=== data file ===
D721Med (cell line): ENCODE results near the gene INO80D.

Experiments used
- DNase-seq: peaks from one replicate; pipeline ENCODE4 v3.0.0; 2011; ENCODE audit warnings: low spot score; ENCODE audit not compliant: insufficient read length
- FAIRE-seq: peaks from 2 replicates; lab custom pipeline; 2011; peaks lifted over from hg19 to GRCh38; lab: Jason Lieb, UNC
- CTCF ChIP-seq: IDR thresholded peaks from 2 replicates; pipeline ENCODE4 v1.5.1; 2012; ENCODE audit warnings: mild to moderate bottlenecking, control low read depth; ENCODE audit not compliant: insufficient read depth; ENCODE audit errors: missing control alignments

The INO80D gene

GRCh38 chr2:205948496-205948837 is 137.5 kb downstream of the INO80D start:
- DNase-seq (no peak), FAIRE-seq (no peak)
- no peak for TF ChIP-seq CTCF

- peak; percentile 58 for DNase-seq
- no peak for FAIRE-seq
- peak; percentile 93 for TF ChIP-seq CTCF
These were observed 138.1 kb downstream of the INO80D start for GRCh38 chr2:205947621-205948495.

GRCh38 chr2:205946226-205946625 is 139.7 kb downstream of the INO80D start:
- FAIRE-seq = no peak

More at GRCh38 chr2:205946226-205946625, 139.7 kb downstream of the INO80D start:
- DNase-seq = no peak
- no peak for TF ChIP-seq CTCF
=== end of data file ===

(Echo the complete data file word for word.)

D721Med (cell line): ENCODE results near the gene INO80D.

Experiments used
- DNase-seq: peaks from one replicate; pipeline ENCODE4 v3.0.0; 2011; ENCODE audit warnings: low spot score; ENCODE audit not compliant: insufficient read length
- FAIRE-seq: peaks from 2 replicates; lab custom pipeline; 2011; peaks lifted over from hg19 to GRCh38; lab: Jason Lieb, UNC
- CTCF ChIP-seq: IDR thresholded peaks from 2 replicates; pipeline ENCODE4 v1.5.1; 2012; ENCODE audit warnings: mild to moderate bottlenecking, control low read depth; ENCODE audit not compliant: insufficient read depth; ENCODE audit errors: missing control alignments

The INO80D gene

GRCh38 chr2:205948496-205948837 is 137.5 kb downstream of the INO80D start:
- DNase-seq (no peak), FAIRE-seq (no peak)
- no peak for TF ChIP-seq CTCF

- peak; percentile 58 for DNase-seq
- no peak for FAIRE-seq
- peak; percentile 93 for TF ChIP-seq CTCF
These were observed 138.1 kb downstream of the INO80D start for GRCh38 chr2:205947621-205948495.

GRCh38 chr2:205946226-205946625 is 139.7 kb downstream of the INO80D start:
- FAIRE-seq = no peak

More at GRCh38 chr2:205946226-205946625, 139.7 kb downstream of the INO80D start:
- DNase-seq = no peak
- no peak for TF ChIP-seq CTCF